Key player in 2000 recount says 2020 could be like nothing we’ve seen before

ORLANDO, Fla. — On Tuesday, November 7, 2000 the major networks were watching returns come in.  Big boards were lighting up.  New York was blue, Georgia was red, and Florida had gone blue for Al Gore.

Then it didn’t.

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What followed was confusion and chaos.  From hanging chads to a Brooks Brothers riot, Florida was in the center of a political storm, and Mac Stipanovich had a front row seat.

“I was in a Latin class and pursuing a master’s degree in mid-level French history at FSU because I didn’t have a boat at the time and my first grandchild had not been born,” says Mac Stipanovich recalling the day he was called in to help Florida Secretary of State Kathrine Harris.  “I did go in on the afternoon of November the 9th, two days after the election, and did not leave until the vote was certified on my 52nd birthday, November 26th.”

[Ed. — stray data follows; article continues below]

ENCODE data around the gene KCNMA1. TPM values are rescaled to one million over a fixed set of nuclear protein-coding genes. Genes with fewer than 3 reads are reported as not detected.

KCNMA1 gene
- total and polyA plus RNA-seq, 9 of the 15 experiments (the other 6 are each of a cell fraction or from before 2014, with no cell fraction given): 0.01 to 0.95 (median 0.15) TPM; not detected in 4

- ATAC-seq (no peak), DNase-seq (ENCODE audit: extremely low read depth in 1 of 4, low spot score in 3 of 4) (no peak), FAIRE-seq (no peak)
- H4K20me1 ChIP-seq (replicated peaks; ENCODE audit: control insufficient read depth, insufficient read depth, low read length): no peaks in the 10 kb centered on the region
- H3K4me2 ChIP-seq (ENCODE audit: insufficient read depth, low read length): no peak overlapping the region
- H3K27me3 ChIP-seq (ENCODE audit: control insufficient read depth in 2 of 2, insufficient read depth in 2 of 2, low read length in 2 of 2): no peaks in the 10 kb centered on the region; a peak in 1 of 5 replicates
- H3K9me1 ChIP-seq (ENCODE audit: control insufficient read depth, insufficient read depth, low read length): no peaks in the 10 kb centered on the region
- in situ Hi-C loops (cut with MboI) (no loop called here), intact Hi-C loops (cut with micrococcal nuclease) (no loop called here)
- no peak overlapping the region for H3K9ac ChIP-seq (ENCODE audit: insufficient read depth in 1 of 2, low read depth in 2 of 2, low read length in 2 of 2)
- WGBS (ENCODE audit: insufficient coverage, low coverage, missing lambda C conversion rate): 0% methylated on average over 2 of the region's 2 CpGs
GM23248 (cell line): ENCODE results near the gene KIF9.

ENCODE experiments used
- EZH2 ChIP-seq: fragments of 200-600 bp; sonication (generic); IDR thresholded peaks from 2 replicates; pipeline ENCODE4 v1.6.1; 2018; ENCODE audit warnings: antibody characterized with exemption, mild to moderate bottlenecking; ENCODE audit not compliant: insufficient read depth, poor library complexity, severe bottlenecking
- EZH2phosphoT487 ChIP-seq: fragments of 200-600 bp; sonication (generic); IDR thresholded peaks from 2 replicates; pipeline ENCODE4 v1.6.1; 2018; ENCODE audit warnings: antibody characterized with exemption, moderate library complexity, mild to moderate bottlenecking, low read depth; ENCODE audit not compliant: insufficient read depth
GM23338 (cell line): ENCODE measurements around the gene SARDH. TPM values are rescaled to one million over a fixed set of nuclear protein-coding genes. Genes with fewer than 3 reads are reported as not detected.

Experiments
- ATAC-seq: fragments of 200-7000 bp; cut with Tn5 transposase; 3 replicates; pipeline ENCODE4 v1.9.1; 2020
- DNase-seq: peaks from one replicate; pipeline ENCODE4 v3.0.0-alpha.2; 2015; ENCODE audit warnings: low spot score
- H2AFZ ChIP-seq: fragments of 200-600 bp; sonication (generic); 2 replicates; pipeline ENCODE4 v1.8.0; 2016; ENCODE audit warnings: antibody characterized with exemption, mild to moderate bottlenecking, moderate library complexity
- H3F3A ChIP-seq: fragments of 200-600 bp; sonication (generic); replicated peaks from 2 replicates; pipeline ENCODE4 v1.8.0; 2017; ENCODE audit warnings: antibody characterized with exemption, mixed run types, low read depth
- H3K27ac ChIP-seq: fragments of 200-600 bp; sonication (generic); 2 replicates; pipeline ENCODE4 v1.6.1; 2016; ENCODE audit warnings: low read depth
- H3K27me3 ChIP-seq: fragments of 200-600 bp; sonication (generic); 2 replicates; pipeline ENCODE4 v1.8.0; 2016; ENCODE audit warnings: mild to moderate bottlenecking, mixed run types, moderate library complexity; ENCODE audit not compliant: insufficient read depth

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As tumultuous as the 2000 recount was, with cases litigated all the way up to the United States Supreme Court, Stipanovich says 2020 could be worse.

“In 2000 it was basically a question of what was the appropriate legal standard to be used to ascertain voter intent,” says Stipanovich.  “That is not going to be the issue here.”

Stipanovich points to the three recounts from 2018 when allegations of fraud, that later proved to be unfounded, were tossed around by candidates and campaigns.

“In 2018 Rick Scott and other Republican candidates, who were in razor thin races, made wild accusations of fraud that were unsubstantiated,” says Stipanovich pointing to an 18-month investigation by FDLE.

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Unlike 2000 and 2018, Florida’s high court is now made up entirely of justices appointed by Republicans; with three appointed by Governor Ron DeSantis.  Florida’s Secretary of State Laurel Lee is also a DeSantis appointee, unlike Harris who in 1998 was elected Secretary of State before the position was changed from an elected office to an appointed office.